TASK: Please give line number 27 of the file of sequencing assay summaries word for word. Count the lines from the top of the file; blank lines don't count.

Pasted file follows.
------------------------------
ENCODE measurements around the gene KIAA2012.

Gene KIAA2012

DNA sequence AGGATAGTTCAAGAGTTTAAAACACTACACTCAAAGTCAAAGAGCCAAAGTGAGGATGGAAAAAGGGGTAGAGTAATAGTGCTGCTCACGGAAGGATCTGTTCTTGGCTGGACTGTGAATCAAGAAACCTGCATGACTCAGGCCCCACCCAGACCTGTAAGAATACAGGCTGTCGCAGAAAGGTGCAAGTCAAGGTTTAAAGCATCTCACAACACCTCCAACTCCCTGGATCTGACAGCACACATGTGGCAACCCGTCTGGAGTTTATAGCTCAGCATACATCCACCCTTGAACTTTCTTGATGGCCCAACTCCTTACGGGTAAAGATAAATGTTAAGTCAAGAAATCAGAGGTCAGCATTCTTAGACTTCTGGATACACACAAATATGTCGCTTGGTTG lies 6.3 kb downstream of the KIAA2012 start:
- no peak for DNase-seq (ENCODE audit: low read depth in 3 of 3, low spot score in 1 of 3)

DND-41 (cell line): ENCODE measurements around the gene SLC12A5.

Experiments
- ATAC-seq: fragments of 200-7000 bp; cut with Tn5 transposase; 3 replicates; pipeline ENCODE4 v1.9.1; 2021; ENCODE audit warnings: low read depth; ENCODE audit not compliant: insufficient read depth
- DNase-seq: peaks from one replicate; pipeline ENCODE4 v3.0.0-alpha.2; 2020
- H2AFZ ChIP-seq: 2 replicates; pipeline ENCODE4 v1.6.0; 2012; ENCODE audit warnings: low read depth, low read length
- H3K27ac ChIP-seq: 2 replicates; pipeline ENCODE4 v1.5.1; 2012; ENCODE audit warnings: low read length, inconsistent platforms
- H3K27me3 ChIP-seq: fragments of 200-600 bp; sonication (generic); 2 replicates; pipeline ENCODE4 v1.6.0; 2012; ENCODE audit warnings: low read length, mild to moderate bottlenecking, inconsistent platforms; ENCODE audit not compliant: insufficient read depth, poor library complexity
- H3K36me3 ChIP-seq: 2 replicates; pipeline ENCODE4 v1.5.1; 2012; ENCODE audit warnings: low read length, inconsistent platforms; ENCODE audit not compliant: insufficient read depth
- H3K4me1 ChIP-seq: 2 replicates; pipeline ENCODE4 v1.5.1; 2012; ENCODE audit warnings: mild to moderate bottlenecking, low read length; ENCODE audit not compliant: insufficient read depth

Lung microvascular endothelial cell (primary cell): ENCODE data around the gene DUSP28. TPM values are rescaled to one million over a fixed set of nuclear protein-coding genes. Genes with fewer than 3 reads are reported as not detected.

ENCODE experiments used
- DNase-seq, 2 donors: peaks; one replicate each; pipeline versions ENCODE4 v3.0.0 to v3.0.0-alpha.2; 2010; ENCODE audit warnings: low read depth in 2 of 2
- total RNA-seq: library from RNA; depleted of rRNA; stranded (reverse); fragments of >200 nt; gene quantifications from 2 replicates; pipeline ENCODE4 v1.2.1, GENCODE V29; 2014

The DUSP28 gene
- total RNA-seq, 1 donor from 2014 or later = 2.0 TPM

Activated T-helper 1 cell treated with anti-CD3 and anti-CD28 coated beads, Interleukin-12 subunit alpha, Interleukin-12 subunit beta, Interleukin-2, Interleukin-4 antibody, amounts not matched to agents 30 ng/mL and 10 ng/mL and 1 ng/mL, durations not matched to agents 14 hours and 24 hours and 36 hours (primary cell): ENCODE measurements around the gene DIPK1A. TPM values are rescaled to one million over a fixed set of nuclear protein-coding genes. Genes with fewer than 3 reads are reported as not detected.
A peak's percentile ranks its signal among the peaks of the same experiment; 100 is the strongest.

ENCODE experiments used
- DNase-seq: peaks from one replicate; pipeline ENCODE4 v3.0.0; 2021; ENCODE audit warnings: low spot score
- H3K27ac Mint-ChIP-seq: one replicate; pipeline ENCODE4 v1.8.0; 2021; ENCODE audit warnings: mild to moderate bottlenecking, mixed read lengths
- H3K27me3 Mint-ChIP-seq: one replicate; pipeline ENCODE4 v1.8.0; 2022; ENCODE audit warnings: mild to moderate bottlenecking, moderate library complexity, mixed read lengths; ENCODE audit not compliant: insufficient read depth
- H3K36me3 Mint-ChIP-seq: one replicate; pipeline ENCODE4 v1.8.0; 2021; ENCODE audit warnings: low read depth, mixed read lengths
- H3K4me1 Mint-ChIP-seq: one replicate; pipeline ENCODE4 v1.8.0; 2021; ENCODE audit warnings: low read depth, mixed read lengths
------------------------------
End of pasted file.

- H3K4me1 Mint-ChIP-seq: one replicate; pipeline ENCODE4 v1.8.0; 2021; ENCODE audit warnings: low read depth, mixed read lengths